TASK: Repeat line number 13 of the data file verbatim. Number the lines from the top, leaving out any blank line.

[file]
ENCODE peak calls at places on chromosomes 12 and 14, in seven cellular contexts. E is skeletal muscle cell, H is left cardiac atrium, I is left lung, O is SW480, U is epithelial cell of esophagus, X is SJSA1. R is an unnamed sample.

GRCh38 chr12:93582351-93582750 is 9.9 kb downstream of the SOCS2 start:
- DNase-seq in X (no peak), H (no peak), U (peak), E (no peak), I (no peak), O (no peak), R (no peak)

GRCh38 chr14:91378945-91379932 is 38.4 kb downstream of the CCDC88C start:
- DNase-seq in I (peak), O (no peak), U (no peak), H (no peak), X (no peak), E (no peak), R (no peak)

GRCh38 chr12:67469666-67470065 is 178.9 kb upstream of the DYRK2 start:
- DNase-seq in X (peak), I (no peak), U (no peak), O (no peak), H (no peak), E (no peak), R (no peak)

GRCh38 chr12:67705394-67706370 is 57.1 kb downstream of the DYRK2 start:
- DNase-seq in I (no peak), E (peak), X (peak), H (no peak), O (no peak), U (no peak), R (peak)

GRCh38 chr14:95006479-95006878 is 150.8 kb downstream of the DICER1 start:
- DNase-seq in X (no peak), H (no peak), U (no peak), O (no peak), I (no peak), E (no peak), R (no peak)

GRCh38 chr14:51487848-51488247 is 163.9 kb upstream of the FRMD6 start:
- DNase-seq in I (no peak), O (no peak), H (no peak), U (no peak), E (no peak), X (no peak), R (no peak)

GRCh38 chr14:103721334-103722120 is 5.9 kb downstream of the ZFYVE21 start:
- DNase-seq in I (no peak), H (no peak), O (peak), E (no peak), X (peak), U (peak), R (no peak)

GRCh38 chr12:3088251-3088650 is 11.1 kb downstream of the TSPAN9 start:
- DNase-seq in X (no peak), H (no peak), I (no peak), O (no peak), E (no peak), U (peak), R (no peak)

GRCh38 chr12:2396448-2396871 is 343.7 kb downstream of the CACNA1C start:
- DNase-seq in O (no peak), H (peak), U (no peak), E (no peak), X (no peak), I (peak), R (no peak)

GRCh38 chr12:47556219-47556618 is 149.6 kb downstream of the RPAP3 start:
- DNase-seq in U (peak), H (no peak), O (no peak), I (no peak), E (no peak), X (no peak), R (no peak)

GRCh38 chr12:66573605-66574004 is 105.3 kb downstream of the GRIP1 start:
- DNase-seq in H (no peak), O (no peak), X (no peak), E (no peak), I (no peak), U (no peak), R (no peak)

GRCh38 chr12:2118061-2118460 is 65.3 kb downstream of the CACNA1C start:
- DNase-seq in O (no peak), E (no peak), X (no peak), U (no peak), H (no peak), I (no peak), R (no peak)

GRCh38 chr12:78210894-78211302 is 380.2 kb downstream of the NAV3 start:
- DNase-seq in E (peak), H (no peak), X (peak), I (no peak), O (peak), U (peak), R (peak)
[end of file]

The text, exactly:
- DNase-seq in I (no peak), O (no peak), H (no peak), U (no peak), E (no peak), X (no peak), R (no peak)